The future of the Earth: scientists for the first time observed how a dead planet crashed into a dead star

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The future of the Earth: scientists for the first time observed how a dead planet crashed into a dead star
The future of the Earth: scientists for the first time observed how a dead planet crashed into a dead star
10 February, 11:33SciencePhoto: Max Planck Institute for Astrophysics
In the same way, our solar system may perish in seven billion years.

For the first time in history, astronomers have been able to observe how the death of solar systems occurs, according to phys.org, citing a publication in the journal Nature. The observations were made using Chandra, NASA's space observatory, which explores space in the X-ray range.

It is known that about 97% of all stars in the Milky Way at the end of their lives turn into white dwarfs - crystalline cores, the mass of which is equal to the mass of the Sun, and the size does not exceed the size of the Earth. Before becoming a white dwarf, the star burning the remaining fuel manages to be a red giant, and then sheds its outer shell - a planetary nebula, and a white dwarf is born in the core.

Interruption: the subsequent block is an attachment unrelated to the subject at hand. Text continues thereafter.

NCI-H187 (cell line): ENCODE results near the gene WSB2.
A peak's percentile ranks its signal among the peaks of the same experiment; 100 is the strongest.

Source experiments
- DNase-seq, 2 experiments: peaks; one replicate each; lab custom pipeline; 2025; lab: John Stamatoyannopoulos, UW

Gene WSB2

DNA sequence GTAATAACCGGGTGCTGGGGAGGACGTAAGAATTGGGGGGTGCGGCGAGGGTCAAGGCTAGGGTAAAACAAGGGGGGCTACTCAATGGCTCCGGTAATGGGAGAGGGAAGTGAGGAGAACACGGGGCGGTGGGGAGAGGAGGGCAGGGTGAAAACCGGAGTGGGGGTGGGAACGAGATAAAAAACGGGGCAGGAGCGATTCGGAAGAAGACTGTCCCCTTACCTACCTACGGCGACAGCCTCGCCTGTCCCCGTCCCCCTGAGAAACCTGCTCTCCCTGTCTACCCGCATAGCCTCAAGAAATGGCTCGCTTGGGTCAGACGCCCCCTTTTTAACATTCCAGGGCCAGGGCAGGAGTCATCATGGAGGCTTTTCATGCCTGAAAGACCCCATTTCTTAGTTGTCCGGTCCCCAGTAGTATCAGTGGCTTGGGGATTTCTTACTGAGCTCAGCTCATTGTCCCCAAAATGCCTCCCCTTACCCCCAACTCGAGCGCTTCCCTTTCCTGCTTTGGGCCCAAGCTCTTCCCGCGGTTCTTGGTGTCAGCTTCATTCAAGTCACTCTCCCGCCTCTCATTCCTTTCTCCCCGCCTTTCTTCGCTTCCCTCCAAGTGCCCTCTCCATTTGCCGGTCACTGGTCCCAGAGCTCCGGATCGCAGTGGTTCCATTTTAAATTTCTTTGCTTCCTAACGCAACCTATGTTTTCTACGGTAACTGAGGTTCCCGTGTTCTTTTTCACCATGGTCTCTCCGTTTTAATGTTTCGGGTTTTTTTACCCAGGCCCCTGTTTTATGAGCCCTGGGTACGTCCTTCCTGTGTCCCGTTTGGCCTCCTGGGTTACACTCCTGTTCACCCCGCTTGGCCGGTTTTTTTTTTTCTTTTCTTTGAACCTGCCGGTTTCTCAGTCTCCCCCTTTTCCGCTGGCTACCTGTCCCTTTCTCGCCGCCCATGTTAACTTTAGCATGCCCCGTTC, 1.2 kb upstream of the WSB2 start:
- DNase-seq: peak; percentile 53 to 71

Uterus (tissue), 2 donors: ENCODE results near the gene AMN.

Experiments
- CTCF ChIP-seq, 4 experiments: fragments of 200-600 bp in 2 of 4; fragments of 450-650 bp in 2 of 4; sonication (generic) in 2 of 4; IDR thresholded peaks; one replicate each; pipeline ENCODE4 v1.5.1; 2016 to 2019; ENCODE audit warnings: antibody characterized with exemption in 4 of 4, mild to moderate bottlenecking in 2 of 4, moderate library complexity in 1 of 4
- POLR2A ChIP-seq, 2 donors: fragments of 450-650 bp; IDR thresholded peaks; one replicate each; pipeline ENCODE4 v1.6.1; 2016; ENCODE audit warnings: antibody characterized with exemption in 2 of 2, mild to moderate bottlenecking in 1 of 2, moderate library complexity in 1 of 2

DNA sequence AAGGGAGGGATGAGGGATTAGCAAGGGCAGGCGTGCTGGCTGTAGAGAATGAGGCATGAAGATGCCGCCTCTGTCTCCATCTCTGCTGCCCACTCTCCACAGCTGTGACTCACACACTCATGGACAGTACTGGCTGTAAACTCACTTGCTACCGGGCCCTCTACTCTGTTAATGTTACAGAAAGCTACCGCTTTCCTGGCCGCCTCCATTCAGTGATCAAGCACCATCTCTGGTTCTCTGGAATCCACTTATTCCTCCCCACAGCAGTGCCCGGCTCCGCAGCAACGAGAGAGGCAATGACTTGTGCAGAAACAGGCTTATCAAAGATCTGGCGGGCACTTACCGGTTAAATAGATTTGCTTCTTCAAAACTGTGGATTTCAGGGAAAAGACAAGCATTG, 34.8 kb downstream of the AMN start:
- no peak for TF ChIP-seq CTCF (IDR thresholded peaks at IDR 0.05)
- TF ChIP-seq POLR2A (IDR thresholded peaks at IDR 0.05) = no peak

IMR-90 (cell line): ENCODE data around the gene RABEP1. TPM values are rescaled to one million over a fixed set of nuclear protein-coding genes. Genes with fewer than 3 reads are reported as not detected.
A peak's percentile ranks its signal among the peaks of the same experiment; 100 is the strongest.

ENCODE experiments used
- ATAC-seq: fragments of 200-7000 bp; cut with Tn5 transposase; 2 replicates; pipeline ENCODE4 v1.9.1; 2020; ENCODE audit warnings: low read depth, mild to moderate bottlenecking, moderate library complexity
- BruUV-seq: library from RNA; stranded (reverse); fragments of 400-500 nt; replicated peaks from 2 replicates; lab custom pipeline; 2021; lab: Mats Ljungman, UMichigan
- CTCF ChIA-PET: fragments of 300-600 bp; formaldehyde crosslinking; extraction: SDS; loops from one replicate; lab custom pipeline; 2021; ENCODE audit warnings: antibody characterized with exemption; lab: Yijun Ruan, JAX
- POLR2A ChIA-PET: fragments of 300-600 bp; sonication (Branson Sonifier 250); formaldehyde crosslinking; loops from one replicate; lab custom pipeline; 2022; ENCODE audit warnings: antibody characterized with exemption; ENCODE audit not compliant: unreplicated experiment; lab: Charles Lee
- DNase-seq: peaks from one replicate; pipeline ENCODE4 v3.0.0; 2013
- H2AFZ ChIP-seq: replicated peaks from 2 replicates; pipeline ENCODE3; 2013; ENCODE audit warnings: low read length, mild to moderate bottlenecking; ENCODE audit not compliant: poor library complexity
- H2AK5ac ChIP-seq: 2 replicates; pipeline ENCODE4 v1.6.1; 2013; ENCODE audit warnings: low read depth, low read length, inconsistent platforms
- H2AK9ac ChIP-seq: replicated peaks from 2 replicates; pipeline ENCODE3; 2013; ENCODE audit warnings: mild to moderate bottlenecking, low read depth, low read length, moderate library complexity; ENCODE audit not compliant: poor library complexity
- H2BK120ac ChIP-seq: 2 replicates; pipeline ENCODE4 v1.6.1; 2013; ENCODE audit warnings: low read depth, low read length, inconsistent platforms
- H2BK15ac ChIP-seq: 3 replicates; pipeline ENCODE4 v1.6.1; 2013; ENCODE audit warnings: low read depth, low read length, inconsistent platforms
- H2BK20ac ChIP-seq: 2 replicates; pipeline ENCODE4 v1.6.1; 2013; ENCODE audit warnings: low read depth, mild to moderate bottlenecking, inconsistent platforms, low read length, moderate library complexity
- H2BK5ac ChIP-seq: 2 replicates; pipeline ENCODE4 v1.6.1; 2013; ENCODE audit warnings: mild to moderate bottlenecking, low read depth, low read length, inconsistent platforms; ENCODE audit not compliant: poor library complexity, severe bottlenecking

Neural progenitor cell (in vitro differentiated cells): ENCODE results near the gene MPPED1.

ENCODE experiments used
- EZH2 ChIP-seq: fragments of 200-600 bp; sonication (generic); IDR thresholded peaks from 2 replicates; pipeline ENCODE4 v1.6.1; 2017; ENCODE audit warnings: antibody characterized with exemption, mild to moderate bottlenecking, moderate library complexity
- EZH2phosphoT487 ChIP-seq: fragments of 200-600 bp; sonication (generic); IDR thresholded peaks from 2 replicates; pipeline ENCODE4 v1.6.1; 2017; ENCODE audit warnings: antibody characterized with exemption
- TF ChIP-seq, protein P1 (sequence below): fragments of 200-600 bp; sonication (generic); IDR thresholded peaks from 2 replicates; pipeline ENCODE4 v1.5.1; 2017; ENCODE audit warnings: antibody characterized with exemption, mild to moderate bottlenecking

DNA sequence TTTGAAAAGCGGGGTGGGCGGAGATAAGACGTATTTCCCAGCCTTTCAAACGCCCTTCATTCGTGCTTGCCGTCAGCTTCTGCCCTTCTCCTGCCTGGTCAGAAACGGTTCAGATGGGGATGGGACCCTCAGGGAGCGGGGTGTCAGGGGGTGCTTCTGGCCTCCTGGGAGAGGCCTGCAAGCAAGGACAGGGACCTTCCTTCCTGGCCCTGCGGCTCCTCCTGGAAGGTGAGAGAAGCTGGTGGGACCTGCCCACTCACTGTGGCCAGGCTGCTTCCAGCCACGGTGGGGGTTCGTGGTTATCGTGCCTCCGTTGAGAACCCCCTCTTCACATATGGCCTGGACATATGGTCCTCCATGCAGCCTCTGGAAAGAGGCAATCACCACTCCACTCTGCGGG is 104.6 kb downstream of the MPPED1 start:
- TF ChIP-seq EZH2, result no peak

Most stars, including the Sun, are destined to become white dwarfs. More than 300,000 white dwarf stars have been discovered in our galaxy, and many of them were thought to be accumulating debris from planets and other objects that once orbited them. Studies of the composition of nearby white dwarfs have shown that their atmosphere is littered with heavy metals, iron, calcium, magnesium, which means that the star has swallowed up the former rocky planets. However, all this evidence until recently was indirect.

The authors of a new study studied the white dwarf G29-38, which is located 45 light years from Earth in the constellation Pisces and has an atmosphere polluted by metals. They detected X-rays from the white dwarf and found that the plasma on its surface had heated up to 1 million degrees Celsius. These data are in perfect agreement with models that describe planetary bodies crashing into white dwarfs and prove that white dwarfs do indeed suck in and consume the remains of the planets that once orbited them. When the material left from the planet is attracted to the star at high speed, it crashes into its surface and forms heated plasma upon impact. This plasma then settles on the surface and, as it cools, emits X-rays, which the telescope detected.

The X-ray flashes that the telescope recorded occurred billions of years after the formation of the planetary system G29-38. A similar fate may await the Earth when our sun begins to die.

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